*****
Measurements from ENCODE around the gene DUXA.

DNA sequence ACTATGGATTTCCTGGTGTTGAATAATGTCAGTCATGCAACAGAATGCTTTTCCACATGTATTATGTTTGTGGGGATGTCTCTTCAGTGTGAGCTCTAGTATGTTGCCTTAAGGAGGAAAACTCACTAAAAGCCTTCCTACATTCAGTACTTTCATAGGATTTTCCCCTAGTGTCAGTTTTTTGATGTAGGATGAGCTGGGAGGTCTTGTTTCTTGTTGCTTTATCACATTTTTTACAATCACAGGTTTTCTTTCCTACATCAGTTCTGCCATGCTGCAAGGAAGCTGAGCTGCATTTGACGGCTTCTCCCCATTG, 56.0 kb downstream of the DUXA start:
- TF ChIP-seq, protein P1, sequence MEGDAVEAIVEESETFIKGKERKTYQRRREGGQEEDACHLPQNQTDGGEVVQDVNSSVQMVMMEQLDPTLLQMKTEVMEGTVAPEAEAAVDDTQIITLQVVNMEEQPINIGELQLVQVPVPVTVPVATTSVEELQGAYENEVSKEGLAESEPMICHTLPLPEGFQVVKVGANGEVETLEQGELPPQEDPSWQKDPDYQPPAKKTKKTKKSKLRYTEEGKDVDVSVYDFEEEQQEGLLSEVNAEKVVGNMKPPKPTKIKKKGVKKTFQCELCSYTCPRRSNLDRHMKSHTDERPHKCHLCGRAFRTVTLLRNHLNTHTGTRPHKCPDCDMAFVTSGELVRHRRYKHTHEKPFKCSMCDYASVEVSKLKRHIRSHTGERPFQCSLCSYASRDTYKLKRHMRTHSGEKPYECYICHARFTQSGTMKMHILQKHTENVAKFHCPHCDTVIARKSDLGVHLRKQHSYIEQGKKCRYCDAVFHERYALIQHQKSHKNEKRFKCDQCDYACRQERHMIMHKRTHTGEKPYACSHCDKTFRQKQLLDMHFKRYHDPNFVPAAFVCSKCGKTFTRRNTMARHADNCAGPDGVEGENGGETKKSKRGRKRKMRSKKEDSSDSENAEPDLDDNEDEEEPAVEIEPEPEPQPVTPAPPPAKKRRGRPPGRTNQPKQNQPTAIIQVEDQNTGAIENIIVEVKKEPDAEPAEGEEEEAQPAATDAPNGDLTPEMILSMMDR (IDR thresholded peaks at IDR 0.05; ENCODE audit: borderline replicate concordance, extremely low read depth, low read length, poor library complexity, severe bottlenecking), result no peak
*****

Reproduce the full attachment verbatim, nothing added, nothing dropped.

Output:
Measurements from ENCODE around the gene DUXA.

DNA sequence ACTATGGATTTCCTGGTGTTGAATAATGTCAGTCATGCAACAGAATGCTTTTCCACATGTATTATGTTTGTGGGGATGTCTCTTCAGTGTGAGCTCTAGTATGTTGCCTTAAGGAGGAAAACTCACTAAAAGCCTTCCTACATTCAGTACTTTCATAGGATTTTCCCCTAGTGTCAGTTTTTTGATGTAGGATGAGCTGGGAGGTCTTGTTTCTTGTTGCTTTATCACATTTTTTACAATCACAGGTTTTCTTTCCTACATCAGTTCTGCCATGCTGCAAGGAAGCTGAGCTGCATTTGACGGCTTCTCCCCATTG, 56.0 kb downstream of the DUXA start:
- TF ChIP-seq, protein P1, sequence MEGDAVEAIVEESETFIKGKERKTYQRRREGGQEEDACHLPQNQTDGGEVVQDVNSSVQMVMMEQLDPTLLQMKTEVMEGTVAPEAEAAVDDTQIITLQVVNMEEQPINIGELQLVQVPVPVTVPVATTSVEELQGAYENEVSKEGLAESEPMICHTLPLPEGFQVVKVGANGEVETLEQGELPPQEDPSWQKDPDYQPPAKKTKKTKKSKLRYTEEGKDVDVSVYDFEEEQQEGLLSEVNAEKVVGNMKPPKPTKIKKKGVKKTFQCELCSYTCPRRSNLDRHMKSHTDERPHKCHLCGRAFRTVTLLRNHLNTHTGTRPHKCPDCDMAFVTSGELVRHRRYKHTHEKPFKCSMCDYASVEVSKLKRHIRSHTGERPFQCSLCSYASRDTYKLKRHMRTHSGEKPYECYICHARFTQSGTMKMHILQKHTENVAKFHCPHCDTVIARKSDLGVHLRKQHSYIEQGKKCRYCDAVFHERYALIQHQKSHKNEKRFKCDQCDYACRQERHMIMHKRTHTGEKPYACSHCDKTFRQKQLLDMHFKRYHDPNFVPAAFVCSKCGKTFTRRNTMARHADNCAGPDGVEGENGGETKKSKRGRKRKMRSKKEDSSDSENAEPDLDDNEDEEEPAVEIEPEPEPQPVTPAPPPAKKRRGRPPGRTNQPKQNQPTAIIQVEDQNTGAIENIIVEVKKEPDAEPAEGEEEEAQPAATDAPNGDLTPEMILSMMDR (IDR thresholded peaks at IDR 0.05; ENCODE audit: borderline replicate concordance, extremely low read depth, low read length, poor library complexity, severe bottlenecking), result no peak